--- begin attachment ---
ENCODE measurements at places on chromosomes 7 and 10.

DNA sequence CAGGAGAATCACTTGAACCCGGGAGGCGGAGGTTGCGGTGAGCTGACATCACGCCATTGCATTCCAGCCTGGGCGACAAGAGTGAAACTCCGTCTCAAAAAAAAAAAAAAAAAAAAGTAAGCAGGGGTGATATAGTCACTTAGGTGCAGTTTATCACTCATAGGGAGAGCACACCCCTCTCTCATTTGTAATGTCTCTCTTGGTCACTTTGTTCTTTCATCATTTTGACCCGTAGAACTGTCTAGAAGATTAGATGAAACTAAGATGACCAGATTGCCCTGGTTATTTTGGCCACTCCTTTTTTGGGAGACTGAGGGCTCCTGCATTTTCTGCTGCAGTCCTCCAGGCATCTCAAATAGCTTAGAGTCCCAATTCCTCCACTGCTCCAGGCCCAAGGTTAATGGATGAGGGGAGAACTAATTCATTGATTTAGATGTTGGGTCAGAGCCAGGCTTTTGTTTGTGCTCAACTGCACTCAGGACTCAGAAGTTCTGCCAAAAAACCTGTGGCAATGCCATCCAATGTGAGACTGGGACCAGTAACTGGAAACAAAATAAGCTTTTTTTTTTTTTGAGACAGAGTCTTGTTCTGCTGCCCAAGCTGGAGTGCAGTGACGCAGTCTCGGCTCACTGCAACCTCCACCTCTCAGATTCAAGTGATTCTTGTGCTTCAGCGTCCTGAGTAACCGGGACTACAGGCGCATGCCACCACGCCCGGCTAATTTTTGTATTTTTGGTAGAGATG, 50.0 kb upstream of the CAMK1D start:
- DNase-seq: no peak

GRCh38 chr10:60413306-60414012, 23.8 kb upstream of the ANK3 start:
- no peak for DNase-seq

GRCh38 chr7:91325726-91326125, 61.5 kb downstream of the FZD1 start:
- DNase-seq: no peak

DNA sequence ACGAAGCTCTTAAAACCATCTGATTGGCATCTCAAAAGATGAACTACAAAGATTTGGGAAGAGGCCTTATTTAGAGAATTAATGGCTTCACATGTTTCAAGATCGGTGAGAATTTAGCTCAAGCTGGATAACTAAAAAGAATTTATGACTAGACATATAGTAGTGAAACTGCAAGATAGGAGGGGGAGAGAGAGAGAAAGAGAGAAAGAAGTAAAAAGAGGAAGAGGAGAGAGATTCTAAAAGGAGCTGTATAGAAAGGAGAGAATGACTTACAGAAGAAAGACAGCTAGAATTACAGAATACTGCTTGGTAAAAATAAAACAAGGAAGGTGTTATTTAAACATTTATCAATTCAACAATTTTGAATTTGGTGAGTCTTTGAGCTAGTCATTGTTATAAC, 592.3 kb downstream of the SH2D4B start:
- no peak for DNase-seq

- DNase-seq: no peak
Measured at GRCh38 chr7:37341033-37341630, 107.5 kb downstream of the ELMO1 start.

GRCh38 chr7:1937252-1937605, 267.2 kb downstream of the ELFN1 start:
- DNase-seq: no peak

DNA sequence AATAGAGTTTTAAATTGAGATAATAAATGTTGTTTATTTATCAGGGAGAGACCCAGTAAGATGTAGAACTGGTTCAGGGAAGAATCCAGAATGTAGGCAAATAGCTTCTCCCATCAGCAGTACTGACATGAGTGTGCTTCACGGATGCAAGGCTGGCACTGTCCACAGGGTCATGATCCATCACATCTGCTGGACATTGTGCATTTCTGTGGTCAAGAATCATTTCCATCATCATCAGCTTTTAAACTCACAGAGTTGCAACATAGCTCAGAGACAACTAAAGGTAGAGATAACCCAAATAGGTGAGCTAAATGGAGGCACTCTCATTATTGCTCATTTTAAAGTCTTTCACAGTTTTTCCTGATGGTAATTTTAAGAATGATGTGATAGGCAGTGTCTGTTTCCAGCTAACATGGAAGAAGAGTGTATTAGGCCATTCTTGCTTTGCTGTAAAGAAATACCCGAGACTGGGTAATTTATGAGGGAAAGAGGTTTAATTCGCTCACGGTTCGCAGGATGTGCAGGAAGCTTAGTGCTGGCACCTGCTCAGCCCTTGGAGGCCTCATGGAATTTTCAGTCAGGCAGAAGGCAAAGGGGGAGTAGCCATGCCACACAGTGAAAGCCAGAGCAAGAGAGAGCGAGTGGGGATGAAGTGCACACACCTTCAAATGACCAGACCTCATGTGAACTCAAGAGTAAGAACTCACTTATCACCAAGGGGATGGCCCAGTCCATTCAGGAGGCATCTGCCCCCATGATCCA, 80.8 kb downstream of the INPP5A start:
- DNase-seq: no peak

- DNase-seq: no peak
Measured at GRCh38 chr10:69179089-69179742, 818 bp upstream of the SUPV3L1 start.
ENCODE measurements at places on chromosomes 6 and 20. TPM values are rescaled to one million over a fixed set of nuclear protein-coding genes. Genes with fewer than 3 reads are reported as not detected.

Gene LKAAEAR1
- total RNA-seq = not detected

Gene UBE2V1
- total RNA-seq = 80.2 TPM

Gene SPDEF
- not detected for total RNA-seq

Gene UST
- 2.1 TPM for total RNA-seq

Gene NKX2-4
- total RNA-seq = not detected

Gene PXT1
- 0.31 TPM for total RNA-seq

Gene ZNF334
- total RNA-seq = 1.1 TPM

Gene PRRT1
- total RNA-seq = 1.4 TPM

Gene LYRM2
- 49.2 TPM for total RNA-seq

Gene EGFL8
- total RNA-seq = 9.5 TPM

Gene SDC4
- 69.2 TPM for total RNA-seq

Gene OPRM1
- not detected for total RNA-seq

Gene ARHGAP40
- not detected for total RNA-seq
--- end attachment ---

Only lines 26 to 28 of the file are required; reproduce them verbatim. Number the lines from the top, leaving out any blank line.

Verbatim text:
- 2.1 TPM for total RNA-seq

Gene NKX2-4
- total RNA-seq = not detected